Size and population development
275,000 (2013)

Main functions
Seaport city; largest city in the Principality of Asturias (autonomous community in north-west Spain)

Main industries / business
Tourism, metallurgy, livestock rearing and fishery

Political structure
Mayor and City Council (27 elected Councillors)

Administrative structure
Gijón is divided into six districts: Centre, East, South, West, El Llano and Rural

Gijon is one of the most populated cities on the northern coast of Spain, with its share of urban problems.  In working towards its goal of using integrated technologies to provide smart services across the city, the council has launched a smart citizen card, introduced e-government initiatives and established mechanisms for collecting city data and in 2014 adopted the Citizen Participation and Open Government Strategy.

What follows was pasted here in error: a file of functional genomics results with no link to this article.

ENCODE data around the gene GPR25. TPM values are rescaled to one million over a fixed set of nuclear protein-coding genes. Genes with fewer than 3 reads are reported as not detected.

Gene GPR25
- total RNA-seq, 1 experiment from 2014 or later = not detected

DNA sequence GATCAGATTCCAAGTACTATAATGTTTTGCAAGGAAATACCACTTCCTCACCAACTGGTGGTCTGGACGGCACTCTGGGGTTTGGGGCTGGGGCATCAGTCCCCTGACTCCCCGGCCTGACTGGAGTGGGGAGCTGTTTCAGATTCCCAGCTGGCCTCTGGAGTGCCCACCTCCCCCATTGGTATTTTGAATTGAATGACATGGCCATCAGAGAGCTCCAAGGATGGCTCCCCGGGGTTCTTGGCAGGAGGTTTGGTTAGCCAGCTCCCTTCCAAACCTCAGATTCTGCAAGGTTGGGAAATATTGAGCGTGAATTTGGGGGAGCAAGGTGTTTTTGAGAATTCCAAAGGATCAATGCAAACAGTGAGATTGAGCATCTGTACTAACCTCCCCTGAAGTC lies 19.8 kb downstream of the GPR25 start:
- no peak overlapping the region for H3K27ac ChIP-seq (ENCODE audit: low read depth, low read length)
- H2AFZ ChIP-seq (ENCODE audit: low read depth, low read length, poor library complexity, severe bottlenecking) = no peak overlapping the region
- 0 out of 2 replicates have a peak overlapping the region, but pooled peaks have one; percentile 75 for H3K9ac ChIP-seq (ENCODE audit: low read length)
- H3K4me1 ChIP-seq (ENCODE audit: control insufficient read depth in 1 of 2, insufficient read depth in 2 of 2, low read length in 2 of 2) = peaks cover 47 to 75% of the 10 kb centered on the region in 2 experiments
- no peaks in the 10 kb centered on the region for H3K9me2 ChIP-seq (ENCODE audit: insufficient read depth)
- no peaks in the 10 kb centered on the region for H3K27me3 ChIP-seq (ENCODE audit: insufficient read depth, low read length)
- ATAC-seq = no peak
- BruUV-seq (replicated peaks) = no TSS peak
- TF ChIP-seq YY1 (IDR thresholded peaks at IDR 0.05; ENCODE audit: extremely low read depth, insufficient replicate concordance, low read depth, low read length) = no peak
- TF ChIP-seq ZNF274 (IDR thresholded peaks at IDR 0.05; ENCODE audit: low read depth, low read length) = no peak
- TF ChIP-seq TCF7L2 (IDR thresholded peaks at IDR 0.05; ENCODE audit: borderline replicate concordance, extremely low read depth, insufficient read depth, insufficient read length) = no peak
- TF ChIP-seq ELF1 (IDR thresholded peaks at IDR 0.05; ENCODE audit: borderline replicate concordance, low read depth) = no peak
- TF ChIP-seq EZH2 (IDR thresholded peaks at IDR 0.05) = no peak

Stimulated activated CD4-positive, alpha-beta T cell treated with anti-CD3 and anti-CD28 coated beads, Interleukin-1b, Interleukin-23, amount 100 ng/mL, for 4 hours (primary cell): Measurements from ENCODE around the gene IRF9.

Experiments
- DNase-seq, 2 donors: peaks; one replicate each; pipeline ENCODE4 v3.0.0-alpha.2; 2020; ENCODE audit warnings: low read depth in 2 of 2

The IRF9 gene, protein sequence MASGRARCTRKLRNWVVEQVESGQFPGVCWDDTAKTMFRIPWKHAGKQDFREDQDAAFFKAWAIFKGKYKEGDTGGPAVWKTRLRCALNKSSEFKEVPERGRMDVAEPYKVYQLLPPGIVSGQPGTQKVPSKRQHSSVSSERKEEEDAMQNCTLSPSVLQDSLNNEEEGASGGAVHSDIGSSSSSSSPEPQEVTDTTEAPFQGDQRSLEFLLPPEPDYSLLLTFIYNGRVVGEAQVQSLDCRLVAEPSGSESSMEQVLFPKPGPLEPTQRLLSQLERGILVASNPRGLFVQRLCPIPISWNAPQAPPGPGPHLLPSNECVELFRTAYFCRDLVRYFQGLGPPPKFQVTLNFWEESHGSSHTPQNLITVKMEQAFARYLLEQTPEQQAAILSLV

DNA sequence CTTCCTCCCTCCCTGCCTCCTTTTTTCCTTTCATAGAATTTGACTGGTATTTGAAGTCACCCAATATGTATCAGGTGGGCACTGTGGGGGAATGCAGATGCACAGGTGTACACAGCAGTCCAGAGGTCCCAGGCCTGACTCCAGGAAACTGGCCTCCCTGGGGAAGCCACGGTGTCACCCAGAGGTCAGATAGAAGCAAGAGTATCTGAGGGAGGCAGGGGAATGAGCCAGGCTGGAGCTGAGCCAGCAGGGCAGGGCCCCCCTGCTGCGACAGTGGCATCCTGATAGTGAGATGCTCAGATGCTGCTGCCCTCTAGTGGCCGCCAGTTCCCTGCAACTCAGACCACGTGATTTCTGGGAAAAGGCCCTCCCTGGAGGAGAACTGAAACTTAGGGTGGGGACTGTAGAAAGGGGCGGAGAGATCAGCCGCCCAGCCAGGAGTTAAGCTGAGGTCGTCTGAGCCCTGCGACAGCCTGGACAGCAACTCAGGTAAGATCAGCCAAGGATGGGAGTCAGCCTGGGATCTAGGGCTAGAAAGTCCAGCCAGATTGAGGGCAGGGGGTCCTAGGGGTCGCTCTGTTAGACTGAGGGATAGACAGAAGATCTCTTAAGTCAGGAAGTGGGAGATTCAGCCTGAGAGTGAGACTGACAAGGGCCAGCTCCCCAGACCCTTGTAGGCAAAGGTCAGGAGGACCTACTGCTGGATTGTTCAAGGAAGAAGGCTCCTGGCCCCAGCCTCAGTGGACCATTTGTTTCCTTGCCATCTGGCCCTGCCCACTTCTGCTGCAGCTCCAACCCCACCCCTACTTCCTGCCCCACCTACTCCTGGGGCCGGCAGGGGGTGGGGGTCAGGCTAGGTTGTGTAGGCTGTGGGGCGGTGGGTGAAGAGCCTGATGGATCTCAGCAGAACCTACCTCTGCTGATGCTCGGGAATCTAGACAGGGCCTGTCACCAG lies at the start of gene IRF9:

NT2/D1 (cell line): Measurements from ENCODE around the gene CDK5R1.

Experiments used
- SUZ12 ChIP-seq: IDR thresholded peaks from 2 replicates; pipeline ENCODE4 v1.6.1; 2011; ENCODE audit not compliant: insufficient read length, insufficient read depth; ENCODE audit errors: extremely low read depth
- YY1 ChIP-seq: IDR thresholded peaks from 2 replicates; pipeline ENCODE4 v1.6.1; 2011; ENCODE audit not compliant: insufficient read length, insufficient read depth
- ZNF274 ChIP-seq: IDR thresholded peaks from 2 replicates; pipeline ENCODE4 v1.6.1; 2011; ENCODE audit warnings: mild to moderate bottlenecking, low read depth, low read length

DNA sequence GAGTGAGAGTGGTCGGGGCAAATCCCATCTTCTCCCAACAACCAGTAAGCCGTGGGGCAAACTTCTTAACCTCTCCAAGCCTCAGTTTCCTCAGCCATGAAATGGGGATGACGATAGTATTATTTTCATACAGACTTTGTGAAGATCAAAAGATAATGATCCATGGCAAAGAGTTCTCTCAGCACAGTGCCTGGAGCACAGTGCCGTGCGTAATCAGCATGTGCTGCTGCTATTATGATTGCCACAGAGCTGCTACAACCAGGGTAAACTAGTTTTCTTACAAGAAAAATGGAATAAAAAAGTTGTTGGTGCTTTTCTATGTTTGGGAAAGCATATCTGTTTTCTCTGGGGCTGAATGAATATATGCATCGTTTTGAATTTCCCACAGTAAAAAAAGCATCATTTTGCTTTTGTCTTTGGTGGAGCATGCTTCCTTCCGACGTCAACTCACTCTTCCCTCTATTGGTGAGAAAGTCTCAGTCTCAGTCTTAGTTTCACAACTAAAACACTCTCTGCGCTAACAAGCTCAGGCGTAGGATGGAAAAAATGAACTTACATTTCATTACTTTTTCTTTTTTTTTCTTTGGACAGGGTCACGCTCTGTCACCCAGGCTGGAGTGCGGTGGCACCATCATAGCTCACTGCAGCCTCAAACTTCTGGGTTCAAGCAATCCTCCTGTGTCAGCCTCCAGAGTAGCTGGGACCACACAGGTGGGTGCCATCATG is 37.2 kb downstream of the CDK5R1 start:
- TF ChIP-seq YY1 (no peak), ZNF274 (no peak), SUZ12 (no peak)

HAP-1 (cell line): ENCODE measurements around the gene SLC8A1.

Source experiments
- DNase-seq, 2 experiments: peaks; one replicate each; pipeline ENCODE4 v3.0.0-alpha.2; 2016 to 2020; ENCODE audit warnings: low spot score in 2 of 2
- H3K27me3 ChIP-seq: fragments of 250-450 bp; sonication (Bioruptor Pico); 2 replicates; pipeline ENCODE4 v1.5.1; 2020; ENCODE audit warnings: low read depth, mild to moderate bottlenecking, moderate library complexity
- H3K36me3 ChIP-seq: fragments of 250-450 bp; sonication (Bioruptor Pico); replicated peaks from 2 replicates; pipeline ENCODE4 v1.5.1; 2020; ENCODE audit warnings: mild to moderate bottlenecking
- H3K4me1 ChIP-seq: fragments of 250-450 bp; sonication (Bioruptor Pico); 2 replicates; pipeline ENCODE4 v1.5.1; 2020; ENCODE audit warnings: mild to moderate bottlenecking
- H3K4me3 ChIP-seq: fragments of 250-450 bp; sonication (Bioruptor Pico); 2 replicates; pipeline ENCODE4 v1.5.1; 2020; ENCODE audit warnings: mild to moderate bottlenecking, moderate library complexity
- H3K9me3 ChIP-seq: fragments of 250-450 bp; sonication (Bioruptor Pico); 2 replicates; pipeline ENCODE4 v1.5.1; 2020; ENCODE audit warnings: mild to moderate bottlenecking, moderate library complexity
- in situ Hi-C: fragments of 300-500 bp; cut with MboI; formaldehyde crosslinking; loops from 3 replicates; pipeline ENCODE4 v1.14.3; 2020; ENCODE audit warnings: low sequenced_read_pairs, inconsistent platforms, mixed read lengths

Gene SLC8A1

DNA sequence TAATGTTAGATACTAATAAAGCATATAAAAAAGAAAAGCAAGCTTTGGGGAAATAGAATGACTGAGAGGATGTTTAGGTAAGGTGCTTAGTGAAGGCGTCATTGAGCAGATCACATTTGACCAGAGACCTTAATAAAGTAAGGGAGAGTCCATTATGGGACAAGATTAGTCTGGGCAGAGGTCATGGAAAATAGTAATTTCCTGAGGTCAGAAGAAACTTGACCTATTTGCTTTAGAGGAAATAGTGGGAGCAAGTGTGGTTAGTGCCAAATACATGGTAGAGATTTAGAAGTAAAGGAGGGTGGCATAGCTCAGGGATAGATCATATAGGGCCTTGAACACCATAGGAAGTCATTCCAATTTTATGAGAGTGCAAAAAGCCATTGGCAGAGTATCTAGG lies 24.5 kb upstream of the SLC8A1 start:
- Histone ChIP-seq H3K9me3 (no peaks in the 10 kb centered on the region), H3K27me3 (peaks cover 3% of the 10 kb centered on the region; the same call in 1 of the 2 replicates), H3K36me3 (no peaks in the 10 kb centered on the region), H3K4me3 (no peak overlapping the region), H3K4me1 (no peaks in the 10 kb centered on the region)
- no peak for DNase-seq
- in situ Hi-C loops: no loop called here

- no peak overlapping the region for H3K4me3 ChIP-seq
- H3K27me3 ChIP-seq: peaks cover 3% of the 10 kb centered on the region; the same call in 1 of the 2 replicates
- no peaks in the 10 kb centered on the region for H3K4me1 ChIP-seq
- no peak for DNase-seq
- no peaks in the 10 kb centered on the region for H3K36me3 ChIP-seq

The purpose of this Strategy is to encourage the effective application of the ICT in the city to encourage opportunities for economic development, innovation and entrepreneurship; to improve the quality of life, the welfare of people and the level of public services that receive.

The Strategy includes procedures for co-participation, co-decision making, co-creation of information and co-production of public services. An integrated ‘platform for participation’ was developed to enable facilitation of these activities. This platform hosts three portals which release city and governmental data to the public for the first time in a clear and meaningful way.

The long-term objective is to ensure that the platform continues to add value to the city as an essential element of its smart city infrastructure by accelerating the digital transformation process of the city council, create a ‘city nerve system’ enabling truly intelligent management of resources and services and bring the Internet of Things to public life.